Just like every other car maker Kia is these days busy kicking its EV programs into high gear. This is of course an inevitable path for whoever wants to survive in the auto industry when the oil apocalypse happens and electricity becomes the main source of power for cars. The Koreans are taking a special interest in fuel Cell Electric Vehicles, rather than plug-in EVs, because they just make more sense.
Kia began developing FCEVs back in 2003 with an experimental Sportage. Now they have arrived at the point where their Borrego FCEV can cover more than 400 miles on a tank of hydrogen and manages the equivalent of 54mpg. They say they have addressed the issues with fuel stacks, and therefore safety and reliability, and are now looking for ways to bring the costs of production down.
The answer to that is of course volume production. Kia is one of the seven major auto makers that agreed on mass producing Fuel Cell cars by 2015. he plan is to be making 10,000 a year by the middle of the decade and to increase this to 100,000 a year as quickly as possible, by which time it is expected that costs will be comparable with those of a petrol or diesel car.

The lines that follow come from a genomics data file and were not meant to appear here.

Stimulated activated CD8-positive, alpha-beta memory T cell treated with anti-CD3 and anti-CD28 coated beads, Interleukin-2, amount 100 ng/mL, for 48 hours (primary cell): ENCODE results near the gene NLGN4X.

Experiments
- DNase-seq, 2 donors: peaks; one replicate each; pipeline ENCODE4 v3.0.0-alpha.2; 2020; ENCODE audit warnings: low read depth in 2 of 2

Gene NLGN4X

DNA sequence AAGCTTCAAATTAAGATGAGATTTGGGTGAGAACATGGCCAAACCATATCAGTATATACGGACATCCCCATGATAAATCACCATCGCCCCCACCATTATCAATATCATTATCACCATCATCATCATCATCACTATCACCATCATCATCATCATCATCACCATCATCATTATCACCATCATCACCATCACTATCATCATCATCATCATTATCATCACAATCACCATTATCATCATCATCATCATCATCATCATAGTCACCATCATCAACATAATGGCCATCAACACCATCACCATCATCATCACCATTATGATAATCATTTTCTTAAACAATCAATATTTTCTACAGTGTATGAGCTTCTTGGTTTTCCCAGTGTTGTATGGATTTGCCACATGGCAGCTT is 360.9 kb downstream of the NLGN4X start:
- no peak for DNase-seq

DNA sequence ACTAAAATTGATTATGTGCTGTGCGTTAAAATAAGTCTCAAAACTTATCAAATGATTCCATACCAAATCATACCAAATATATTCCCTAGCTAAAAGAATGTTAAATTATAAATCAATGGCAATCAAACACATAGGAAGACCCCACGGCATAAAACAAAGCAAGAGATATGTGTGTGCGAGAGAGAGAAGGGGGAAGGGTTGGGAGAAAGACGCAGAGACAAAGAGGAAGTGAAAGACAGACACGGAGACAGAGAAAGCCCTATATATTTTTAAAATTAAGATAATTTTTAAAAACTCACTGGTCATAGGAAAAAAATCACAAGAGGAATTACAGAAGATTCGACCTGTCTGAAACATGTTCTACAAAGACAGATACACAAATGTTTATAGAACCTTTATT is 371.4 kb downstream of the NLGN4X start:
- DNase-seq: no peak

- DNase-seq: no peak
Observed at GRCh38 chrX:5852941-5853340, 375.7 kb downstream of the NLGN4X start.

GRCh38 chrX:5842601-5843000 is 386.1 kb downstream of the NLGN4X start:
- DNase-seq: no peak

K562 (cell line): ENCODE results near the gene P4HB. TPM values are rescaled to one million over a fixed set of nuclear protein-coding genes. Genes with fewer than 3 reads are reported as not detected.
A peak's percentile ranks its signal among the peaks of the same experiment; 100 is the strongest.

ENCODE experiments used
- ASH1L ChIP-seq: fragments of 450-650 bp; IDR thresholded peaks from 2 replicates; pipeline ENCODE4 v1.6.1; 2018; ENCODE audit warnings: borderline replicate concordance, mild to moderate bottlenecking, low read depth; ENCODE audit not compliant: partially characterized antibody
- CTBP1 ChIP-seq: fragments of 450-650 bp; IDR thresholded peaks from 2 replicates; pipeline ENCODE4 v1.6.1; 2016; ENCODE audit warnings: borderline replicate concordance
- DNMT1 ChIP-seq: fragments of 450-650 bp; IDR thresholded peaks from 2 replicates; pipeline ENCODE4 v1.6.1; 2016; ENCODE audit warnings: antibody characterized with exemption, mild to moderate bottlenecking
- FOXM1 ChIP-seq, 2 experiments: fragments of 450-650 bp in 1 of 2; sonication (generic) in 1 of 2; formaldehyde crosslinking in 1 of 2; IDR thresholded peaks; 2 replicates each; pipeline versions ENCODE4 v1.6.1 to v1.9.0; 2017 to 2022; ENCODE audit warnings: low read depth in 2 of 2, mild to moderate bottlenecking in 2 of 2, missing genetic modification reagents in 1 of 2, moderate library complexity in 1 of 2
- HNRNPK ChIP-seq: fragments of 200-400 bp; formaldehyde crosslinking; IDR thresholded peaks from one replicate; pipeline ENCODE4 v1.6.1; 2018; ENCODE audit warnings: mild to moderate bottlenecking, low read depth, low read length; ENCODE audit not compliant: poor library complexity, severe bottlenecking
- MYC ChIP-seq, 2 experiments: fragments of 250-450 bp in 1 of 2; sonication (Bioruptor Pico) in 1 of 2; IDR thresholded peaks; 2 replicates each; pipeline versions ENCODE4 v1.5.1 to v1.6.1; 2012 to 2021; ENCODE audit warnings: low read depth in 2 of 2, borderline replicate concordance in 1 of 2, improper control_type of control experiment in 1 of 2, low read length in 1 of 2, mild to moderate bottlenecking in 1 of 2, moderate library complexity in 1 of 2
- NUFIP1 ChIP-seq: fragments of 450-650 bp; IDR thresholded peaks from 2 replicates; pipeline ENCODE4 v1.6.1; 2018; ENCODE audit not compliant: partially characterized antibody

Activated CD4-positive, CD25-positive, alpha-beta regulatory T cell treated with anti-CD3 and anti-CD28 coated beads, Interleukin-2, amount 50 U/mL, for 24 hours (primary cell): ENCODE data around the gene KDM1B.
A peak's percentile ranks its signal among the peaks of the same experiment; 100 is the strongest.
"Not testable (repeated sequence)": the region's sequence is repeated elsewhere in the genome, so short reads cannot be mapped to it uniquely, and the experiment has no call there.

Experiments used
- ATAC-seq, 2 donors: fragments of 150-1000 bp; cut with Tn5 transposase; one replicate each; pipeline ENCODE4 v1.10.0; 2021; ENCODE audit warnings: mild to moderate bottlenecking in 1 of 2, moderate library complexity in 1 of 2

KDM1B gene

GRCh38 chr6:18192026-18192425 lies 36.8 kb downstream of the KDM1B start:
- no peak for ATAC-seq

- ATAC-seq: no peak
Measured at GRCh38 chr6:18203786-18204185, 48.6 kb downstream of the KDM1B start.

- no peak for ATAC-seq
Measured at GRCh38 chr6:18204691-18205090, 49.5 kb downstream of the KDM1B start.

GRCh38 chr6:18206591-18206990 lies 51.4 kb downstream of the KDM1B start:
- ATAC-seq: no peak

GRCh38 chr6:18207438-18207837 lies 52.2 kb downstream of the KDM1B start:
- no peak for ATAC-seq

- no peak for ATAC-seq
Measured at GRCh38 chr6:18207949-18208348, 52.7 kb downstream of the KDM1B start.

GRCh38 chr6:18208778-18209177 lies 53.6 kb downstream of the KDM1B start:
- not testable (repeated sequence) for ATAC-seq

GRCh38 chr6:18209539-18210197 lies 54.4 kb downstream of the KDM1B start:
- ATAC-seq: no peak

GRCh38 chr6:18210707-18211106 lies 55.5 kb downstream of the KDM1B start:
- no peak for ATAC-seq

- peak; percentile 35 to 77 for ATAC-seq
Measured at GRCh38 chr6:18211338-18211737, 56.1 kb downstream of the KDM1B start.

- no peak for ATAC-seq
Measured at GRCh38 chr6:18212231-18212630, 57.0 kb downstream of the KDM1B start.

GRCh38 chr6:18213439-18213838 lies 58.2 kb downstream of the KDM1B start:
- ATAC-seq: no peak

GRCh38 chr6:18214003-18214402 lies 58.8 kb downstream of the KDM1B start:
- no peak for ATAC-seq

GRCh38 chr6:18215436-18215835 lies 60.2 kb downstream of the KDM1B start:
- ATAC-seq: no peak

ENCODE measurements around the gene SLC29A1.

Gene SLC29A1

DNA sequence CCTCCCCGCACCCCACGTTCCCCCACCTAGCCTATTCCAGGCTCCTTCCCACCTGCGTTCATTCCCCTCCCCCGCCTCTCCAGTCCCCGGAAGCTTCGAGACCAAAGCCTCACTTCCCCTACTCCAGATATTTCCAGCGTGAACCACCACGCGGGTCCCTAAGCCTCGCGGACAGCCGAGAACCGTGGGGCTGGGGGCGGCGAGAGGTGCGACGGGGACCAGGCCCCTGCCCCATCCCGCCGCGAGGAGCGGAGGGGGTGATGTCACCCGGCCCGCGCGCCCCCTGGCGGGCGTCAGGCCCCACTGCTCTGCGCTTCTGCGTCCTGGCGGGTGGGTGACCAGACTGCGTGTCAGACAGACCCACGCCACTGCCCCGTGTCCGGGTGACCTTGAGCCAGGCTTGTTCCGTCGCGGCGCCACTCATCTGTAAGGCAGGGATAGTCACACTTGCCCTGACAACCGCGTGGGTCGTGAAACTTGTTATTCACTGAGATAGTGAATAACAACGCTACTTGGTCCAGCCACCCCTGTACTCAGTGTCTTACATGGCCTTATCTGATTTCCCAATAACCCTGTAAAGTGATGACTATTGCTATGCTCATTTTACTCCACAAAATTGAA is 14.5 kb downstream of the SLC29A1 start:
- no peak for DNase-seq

The Korean car maker has also signed a memorandum of understanding with four European countries to run a fleet of fuel cell test vehicles in the continent.
Parallel to the FCEV efforts, Kia is also working on hybrids and alternative fuel solutions. In Korea an unusual hybrid system running on a mixture of liquid petroleum gas (LPG) and battery power is available in the Forte saloon, a car similar in size to the European cee’d. With a 1.6-litre engine converted to run on LPG and a 15kW electric motor, it has CO2 emissions of only 94g/km.
In America meanwhile they have the Optima Hybrid. Powered by a 2.4-litre petrol engine and a 30kW electric motor driving through a hybrid-specific six-speed automatic gearbox, the car can accelerate to more than 60mph on battery power alone.